Stability ball workouts can be the perfect personal trainer plan for individuals who need a low-impact yet challenging workout that strengthens core, improves muscle tone, and increases balance and stability. Personal trainer programs that utilize stability balls can be modified to benefit all ages and fitness levels from the new beginner to the seasoned athlete. Stability ball workouts can even be used by individuals who are rehabilitating from an injury or new moms looking to return to fitness with a fun post-partum fitness plan. Here are a variety of exercises that you can do with a stability ball:
1. Crunches. Crunches are twice as effective when performed on a stability ball, or yoga ball. You have to engage more of your core strength to stabilize the hips and contract the abdominal muscles. Strengthening the core and engaging the entire abdominal region can help improve posture and decrease chronic lower back pains.
2. Toe Taps. Core and oblique muscles are activated doing toe taps with a stability ball. Sit on the floor and hold the stability ball at eye level. Tap your toes to the ball alternating one leg at a time. If you are unable to tap your toes to the ball, go as high as you can without straining, and lower them back down again. The more consistent you are with your stability ball workouts, the easier the exercises will become and you’ll be able feel the progress as you meet new goals.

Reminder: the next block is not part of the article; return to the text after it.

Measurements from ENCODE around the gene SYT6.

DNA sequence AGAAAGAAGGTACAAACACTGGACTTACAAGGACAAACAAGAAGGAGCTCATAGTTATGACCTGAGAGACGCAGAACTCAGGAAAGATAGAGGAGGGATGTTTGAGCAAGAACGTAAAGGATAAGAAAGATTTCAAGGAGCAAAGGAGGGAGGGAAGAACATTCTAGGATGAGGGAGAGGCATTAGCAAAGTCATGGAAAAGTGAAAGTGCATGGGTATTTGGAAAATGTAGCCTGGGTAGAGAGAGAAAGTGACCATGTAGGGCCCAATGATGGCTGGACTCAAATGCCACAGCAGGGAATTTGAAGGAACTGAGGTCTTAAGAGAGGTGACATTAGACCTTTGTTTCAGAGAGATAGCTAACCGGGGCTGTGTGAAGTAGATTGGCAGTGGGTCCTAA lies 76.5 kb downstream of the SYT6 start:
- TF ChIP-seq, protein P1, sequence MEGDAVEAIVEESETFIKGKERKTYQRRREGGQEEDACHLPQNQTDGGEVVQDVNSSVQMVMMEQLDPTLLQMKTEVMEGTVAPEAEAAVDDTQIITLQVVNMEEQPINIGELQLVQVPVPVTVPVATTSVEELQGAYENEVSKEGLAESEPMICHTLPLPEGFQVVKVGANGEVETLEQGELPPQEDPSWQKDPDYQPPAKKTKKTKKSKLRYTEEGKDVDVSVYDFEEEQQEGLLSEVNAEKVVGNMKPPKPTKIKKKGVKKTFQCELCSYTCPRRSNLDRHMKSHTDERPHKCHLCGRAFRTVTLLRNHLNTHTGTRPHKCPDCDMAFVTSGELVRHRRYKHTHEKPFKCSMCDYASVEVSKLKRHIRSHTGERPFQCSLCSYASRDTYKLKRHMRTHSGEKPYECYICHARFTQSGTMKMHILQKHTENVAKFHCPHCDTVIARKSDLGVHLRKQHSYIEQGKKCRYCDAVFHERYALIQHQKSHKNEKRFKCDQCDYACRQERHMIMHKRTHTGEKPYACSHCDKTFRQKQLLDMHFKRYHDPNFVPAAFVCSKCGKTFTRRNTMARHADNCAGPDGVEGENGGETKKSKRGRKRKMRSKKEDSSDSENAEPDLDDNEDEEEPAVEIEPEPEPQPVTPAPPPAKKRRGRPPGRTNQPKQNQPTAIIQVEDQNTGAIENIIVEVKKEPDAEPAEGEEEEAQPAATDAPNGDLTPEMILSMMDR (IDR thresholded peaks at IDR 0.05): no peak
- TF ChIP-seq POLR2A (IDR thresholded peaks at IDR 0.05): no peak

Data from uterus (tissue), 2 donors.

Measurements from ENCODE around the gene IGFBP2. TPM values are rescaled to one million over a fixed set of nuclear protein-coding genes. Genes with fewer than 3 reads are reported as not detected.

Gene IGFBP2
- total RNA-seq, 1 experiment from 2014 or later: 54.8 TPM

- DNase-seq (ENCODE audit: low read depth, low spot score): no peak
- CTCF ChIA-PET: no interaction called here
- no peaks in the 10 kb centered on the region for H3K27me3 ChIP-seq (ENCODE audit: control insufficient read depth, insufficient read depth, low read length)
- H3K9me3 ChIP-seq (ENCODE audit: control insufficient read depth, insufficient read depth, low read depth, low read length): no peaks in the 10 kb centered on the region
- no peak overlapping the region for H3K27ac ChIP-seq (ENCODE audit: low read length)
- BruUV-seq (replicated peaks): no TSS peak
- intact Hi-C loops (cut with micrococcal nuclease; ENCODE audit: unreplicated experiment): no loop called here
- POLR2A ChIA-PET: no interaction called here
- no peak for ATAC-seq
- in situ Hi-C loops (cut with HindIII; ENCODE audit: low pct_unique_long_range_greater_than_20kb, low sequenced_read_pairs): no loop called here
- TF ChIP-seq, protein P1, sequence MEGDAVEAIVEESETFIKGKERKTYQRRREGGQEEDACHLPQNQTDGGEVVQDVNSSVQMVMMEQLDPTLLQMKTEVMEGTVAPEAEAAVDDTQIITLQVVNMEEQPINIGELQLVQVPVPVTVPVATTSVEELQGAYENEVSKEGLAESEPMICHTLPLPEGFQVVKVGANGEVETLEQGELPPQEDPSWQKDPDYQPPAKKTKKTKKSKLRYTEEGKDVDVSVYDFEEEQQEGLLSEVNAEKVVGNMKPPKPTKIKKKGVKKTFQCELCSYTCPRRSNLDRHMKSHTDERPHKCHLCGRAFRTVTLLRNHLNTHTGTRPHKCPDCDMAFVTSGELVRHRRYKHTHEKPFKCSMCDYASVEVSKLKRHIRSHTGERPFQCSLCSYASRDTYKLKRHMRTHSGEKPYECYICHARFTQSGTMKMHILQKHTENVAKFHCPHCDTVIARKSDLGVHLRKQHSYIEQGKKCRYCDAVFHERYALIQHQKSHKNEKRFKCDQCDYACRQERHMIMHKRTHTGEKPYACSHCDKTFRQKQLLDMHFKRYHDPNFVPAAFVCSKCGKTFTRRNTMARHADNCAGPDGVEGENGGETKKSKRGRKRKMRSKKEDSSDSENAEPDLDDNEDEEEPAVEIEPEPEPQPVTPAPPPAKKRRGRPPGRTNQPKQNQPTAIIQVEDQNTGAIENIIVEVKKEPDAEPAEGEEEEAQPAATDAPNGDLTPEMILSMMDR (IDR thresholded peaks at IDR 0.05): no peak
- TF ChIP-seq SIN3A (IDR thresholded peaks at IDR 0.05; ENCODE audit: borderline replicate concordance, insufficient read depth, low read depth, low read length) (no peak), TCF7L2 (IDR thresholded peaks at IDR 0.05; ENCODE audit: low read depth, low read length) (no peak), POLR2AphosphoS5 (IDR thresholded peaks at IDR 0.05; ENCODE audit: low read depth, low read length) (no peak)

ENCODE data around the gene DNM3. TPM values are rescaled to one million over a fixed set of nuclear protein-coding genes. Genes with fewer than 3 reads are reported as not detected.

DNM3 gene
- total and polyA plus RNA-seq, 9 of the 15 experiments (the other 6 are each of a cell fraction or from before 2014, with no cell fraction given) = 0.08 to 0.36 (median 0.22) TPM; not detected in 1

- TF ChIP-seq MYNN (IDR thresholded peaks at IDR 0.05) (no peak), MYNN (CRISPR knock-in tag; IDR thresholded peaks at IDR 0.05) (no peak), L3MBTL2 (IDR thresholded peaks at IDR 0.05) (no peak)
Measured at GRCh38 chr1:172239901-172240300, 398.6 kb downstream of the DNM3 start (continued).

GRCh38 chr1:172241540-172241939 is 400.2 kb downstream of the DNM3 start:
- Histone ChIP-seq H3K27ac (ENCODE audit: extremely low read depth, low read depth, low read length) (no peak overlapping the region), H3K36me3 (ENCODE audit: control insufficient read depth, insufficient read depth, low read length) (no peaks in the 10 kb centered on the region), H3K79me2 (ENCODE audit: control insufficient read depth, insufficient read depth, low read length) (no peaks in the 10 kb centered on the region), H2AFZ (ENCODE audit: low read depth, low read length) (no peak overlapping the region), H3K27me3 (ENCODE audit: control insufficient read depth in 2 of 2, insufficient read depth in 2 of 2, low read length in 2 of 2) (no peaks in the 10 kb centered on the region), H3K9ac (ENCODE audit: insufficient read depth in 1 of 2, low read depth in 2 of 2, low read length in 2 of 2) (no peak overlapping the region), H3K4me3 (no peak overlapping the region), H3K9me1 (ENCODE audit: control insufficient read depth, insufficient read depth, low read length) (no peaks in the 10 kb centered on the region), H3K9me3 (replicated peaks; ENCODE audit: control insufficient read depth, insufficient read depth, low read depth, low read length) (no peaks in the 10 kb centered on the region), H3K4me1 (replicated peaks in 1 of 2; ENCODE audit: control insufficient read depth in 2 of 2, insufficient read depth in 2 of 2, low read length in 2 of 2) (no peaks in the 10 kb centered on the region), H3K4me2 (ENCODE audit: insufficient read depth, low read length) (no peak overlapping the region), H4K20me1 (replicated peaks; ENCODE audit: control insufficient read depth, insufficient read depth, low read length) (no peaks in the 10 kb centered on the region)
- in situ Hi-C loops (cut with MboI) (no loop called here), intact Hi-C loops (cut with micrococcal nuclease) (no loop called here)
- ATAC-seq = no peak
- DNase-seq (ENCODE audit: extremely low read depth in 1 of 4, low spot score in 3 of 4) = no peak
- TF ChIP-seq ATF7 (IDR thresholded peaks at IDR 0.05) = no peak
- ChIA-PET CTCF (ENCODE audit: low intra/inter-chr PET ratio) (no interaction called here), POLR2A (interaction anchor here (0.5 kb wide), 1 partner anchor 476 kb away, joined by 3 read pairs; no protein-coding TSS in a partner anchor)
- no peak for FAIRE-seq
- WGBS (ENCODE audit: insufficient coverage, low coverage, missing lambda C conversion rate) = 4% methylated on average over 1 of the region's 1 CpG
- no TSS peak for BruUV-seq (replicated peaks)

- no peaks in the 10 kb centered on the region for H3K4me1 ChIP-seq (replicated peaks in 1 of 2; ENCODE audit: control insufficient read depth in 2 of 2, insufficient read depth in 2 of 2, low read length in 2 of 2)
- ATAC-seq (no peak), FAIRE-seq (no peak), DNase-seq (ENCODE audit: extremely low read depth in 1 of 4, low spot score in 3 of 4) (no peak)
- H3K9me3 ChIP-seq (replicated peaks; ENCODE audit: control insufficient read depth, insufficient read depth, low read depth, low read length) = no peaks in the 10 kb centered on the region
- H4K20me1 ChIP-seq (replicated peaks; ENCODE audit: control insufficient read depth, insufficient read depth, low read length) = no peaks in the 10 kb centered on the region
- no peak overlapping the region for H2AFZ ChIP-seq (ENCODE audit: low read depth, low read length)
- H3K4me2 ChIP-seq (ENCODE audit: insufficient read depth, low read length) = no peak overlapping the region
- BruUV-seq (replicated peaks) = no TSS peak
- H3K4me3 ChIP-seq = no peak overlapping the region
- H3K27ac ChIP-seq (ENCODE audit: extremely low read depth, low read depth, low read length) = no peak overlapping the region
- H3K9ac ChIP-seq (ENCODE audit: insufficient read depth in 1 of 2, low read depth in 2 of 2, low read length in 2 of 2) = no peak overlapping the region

3. Plank variations. Starting in a high plank position or high push-up position, place the stability ball at your feet. Doing a basic plank will feel more supported with the stability ball and may be easier for anyone new to performing a plank. From that plank position, you can add a variety of modifications to make the exercise more challenging such as pulling the knees in and back out again or rotating the hips from side to side in a sweeping motion. These challenging planks engage the core muscles and tone the body.
4. Wall sits. Stand up and lean against a wall or smooth surface with the stability ball at your lower back for support. Lower yourself down into a squat or seated-like position and hold for ten seconds before coming back up to starting position. You can make the movements more challenging by holding the position longer or by doing more repetitions of the exercise. You can make it easier by holding the squat for less time or by decreasing the number of squats you do. Wall sits strengthen the lower body and improve posture.
These are just a handful of stability ball exercises that you can do at home. If you need help getting started or want someone to watch your form to make sure you are doing the movements safely and correctly, you can reach out to a private fitness instructor to show you a few exercises and ways to make modifications with accommodations. Stability workouts can provide a full body workout that is safe and effective for every type of exerciser.
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